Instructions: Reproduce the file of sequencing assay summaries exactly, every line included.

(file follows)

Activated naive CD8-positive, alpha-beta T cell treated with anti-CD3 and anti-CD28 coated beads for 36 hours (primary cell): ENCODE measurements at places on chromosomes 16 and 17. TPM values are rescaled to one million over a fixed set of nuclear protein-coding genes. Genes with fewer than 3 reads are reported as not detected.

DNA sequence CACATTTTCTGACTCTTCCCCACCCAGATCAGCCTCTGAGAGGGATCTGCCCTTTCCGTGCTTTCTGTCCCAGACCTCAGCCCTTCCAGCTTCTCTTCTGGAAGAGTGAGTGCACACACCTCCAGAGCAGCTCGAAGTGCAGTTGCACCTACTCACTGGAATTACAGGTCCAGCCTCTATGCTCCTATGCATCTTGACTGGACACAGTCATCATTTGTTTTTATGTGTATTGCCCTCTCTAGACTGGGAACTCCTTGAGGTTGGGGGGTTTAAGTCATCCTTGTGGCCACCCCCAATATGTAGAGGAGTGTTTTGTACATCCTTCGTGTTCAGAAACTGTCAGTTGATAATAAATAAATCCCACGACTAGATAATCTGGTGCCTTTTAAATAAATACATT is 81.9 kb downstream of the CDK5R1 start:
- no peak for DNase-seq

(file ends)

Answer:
Activated naive CD8-positive, alpha-beta T cell treated with anti-CD3 and anti-CD28 coated beads for 36 hours (primary cell): ENCODE measurements at places on chromosomes 16 and 17. TPM values are rescaled to one million over a fixed set of nuclear protein-coding genes. Genes with fewer than 3 reads are reported as not detected.

DNA sequence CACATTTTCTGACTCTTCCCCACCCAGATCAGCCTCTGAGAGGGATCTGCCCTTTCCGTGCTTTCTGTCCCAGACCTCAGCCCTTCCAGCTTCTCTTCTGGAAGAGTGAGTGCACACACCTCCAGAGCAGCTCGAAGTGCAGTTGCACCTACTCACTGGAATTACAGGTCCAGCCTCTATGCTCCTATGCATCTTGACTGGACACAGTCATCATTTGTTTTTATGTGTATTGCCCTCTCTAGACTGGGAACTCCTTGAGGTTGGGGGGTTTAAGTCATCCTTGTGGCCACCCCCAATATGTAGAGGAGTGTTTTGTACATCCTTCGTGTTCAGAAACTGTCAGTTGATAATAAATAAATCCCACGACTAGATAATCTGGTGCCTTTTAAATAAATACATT is 81.9 kb downstream of the CDK5R1 start:
- no peak for DNase-seq